Much has been written about the benefits of organizational transparency, but some startup founders are still slow to adopt it in their businesses. It is awfully hard for an employee, investor, or advisor to add value to a business when they’re left in the dark. At the same time, however, it is vital to be thoughtful when deciding which information to share. Transparency can be a double-edged sword. Too much transparency can lead to confusion, whereas too little can lead to distrust and a failure to align your team and stakeholders.
Outside of the value-add from your current stakeholders transparency can be a catalyst for building trust and attracting top capital, talent, and customers. Here are 3 things to keep in mind when embracing transparency at your company.
Sharing without context is dangerous
Data without context is dangerous. While it may be easy to say, “I shared a dashboard with every in the company, I’m being transparent!”, that can lead to confusion, questions, and more answers. Sharing a revenue dashboard without including your monthly burn or spend does not provide much context for anyone consuming the data.
Des Traynor, the CEO & Founder of Intercom, claims that mastering transparency has been one of the toughest lessons he has had to learn as a CEO. As Des puts it, “Transparency is some sort of spectrum. I think one thing that people over-engineer for is ‘let’s let everyone have access to absolutely everything and somehow magically assume that you’re going to understand it all on how we think about everything all the time.’ That’s just not how it works, unfortunately.”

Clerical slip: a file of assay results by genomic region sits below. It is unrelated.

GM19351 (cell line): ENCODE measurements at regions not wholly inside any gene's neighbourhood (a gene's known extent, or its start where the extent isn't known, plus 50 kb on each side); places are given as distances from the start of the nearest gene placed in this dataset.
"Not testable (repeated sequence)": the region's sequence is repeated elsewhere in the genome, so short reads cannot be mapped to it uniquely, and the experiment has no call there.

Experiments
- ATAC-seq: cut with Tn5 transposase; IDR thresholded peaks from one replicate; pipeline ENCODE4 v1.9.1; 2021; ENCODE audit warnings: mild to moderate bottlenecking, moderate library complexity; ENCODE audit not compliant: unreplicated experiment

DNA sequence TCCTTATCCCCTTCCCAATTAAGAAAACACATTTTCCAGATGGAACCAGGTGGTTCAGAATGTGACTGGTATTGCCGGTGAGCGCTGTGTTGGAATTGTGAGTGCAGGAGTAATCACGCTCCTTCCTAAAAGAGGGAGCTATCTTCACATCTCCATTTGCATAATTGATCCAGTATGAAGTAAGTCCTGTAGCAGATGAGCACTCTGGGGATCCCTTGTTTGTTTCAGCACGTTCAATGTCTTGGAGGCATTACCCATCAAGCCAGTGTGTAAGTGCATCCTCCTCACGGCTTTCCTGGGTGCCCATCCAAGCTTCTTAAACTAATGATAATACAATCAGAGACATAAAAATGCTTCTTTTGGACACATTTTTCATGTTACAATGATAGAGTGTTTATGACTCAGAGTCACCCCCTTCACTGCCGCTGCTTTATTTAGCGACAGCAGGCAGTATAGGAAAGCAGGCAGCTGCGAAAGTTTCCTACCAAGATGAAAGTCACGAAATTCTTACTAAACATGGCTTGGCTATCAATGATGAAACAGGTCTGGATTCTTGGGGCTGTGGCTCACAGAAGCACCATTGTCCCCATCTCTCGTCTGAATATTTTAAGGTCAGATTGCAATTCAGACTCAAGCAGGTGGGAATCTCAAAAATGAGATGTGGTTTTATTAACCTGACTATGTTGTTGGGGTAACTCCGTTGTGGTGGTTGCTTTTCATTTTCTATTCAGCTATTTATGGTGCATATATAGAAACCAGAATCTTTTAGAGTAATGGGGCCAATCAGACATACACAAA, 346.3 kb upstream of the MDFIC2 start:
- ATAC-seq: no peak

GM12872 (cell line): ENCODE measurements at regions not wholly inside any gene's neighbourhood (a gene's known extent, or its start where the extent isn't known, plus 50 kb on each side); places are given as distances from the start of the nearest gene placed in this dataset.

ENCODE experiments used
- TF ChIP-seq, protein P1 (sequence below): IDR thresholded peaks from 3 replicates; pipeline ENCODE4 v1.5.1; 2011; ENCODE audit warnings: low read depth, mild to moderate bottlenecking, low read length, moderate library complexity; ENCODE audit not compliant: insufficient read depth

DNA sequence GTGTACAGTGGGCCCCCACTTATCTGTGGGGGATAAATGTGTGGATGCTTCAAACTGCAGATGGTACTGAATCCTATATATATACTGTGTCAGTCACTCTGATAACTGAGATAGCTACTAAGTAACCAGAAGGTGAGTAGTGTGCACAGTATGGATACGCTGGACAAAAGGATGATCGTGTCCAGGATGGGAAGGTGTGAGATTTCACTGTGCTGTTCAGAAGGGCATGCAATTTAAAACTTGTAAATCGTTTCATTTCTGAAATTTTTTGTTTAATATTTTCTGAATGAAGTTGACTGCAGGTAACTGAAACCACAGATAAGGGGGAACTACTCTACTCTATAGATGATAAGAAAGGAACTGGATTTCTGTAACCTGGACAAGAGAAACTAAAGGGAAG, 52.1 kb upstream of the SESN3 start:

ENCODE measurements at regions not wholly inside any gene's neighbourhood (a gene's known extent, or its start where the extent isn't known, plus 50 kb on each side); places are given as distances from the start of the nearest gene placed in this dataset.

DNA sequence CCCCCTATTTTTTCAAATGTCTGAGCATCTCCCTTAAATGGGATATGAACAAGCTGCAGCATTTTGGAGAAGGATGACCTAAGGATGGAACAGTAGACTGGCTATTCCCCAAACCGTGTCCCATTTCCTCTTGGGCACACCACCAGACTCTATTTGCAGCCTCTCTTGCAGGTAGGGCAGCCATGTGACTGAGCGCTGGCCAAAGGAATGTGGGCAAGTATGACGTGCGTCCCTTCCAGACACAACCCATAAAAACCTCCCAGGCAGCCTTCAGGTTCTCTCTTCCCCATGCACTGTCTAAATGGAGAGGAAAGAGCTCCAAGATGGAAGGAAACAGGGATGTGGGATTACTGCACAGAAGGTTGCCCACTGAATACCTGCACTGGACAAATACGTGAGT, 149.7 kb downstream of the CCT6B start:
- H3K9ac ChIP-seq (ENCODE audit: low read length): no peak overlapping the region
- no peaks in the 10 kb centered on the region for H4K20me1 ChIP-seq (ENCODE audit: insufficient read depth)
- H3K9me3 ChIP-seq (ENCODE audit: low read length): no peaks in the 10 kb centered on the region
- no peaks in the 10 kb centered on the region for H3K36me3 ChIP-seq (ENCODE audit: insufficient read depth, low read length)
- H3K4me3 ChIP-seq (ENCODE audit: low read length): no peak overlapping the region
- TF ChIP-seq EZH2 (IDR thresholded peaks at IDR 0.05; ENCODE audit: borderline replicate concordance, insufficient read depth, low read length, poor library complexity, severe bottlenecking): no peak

Keep it consistent
One of the key benefits of being transparent is building trust. One of the easiest ways to destroy this benefit is by constantly changing up or hiding information. If you’ve been sharing certain financial metrics, then unexpectedly stop sharing the same data or change the context it is in, it will create questions and can sow distrust in your stakeholders.
Joel Gascoigne, the CEO of Buffer, has had to deal with the burdens of sharing the negatives throughout the process. Often regarded as one of the most transparent companies, Buffer went through a round of layoffs that were a surprise to most of the organization. As Joel puts it, “I don’t feel that we fully lived up to our value of transparency, specifically to share early in order to avoid a big revelation later.”
The Range of Transparency
Transparency is not a “one size fits all” approach. In the workplace, people will tell you transparency means different things to different companies. At the end of the day, transparency is about arming your stakeholders with the information they need to add the most value to your business.
On one end of the spectrum you have companies like Buffer who is often considered one of the first to embrace radical transparency. Joel Gasciogne, CEO of Buffer ,shares everything from a live feed of new MRR to salaries for their employees.
Other companies, like Structural, share a weekly note from the CEO. The “Friday Note” is a quick way to keep everyone in the loop and rallied behind the same vision. It is a simple way to engage employees but avoid any of the confusion that may come with sharing granular financials and strategic decisions.
No matter how transparency takes shape at your company, it is vital to arm your stakeholders with the information they need to add value to your business. Create a plan, stick to it, and give everyone the context they need to succeed. Interested in learning more? Check out our other resources for embracing a transparent culture at the Founders Forward Blog.